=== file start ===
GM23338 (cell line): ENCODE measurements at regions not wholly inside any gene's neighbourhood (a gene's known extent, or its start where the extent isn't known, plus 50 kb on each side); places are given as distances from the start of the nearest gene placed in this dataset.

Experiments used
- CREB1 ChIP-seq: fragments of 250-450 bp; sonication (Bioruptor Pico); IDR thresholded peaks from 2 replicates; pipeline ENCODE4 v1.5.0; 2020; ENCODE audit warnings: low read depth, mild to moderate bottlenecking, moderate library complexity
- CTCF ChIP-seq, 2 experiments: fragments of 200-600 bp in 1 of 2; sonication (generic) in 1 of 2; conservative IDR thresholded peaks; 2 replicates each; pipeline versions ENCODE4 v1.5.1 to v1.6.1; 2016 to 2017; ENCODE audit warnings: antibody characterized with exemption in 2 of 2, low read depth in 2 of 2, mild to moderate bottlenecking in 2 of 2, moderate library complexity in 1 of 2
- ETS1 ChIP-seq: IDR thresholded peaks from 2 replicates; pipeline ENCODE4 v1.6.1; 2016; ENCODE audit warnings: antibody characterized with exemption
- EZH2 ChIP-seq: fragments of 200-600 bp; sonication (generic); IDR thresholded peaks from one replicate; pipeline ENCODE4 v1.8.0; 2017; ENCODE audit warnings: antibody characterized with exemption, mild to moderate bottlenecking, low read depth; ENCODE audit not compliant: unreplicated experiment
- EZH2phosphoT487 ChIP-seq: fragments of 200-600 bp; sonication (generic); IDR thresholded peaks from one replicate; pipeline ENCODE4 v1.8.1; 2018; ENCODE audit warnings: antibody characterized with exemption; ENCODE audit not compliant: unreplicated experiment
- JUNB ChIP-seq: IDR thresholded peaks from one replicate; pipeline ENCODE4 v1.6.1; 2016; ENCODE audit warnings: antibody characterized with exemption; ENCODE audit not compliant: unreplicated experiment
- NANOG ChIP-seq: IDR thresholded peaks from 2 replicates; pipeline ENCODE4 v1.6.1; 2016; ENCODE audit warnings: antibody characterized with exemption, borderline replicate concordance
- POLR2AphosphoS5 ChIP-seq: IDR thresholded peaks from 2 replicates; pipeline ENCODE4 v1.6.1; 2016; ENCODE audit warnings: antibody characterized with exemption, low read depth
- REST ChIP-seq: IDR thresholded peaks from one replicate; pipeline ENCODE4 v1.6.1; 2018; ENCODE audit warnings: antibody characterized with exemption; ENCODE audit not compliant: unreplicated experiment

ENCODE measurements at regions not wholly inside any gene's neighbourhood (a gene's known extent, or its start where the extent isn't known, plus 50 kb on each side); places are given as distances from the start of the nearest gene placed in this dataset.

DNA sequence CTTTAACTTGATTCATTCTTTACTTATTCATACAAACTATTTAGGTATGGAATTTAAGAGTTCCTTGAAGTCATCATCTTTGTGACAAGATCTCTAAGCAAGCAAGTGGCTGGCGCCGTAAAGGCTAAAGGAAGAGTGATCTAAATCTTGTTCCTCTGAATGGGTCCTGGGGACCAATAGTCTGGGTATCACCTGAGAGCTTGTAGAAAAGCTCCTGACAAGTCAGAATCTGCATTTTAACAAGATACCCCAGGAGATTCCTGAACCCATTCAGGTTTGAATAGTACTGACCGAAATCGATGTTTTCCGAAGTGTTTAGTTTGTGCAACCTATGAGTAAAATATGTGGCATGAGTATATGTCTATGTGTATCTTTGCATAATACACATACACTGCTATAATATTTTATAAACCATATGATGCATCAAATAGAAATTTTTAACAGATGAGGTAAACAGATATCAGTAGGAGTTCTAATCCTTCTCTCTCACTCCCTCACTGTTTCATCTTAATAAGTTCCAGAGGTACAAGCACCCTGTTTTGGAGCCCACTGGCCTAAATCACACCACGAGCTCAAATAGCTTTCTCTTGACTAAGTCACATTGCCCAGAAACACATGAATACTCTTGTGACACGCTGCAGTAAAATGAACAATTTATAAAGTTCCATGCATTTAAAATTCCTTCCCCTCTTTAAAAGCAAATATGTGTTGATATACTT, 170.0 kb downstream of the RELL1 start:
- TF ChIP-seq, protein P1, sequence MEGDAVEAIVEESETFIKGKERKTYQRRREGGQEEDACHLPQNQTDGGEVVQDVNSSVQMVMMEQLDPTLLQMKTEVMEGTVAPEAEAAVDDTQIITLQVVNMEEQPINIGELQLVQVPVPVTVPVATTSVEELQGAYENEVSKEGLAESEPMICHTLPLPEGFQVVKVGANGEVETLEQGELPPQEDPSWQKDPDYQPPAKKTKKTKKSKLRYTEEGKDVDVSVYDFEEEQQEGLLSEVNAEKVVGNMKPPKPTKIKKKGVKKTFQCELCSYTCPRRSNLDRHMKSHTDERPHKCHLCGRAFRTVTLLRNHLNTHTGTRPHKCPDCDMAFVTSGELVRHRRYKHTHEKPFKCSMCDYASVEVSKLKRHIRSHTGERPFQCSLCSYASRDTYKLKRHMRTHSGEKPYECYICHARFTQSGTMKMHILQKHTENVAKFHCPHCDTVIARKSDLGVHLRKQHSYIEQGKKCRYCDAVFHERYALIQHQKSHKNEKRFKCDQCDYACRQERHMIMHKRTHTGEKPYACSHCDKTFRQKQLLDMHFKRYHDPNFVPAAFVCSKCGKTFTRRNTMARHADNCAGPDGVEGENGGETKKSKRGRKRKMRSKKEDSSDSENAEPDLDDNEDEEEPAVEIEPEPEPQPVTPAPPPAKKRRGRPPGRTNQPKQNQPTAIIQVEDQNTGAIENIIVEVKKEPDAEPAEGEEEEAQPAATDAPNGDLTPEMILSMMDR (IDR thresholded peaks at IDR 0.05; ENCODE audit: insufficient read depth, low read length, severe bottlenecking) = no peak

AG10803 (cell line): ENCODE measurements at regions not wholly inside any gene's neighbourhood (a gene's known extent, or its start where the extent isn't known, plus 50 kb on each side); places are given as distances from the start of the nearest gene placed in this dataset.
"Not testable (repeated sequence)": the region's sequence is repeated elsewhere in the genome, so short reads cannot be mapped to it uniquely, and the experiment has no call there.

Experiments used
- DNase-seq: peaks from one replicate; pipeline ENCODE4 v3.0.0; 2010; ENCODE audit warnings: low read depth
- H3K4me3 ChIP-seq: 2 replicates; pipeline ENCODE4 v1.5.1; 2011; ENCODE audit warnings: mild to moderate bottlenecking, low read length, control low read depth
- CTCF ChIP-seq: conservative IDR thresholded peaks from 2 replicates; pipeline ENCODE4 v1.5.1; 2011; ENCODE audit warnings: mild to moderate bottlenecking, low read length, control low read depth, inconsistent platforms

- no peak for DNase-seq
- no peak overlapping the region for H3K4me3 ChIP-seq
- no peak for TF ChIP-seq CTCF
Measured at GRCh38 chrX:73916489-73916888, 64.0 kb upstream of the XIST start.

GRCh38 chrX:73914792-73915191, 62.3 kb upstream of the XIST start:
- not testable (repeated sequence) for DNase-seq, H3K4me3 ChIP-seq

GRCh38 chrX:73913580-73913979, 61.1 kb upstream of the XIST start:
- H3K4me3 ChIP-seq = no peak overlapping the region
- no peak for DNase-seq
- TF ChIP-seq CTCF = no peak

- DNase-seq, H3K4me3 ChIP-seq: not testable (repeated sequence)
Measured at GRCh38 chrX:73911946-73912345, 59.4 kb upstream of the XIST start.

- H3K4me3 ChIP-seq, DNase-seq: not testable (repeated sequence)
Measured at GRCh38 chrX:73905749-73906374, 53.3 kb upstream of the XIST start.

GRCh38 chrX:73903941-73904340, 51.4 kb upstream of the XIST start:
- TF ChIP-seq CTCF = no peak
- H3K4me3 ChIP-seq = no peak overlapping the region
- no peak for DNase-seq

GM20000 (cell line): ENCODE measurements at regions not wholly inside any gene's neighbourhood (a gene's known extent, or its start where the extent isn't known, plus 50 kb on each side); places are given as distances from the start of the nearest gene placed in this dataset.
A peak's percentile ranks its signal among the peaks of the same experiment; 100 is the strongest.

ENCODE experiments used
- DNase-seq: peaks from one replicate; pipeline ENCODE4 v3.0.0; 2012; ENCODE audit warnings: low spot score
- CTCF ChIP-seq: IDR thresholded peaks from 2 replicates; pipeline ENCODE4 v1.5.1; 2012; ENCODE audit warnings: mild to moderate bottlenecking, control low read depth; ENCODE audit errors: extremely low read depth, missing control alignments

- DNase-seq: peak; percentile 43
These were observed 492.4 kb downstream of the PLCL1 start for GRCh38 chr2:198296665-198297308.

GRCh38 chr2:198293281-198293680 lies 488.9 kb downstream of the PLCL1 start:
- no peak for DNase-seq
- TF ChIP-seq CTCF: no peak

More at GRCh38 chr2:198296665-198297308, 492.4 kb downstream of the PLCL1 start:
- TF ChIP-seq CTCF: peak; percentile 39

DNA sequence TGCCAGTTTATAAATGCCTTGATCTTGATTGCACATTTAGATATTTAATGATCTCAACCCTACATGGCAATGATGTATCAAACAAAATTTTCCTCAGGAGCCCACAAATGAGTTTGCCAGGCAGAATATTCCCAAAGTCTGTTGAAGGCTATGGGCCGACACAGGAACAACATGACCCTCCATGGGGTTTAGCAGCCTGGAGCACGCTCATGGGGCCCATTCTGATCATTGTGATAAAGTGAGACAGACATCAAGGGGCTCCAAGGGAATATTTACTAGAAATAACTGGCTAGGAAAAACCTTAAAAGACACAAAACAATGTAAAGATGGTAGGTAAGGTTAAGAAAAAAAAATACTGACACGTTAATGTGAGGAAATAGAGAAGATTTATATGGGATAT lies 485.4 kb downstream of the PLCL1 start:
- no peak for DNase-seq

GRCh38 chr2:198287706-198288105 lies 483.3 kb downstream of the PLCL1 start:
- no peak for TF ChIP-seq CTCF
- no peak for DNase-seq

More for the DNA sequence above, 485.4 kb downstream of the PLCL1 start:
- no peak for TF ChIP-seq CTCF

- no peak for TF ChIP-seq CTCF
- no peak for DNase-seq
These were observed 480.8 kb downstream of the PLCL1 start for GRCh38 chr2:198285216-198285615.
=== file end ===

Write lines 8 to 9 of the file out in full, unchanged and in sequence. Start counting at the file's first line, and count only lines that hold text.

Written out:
- JUNB ChIP-seq: IDR thresholded peaks from one replicate; pipeline ENCODE4 v1.6.1; 2016; ENCODE audit warnings: antibody characterized with exemption; ENCODE audit not compliant: unreplicated experiment
- NANOG ChIP-seq: IDR thresholded peaks from 2 replicates; pipeline ENCODE4 v1.6.1; 2016; ENCODE audit warnings: antibody characterized with exemption, borderline replicate concordance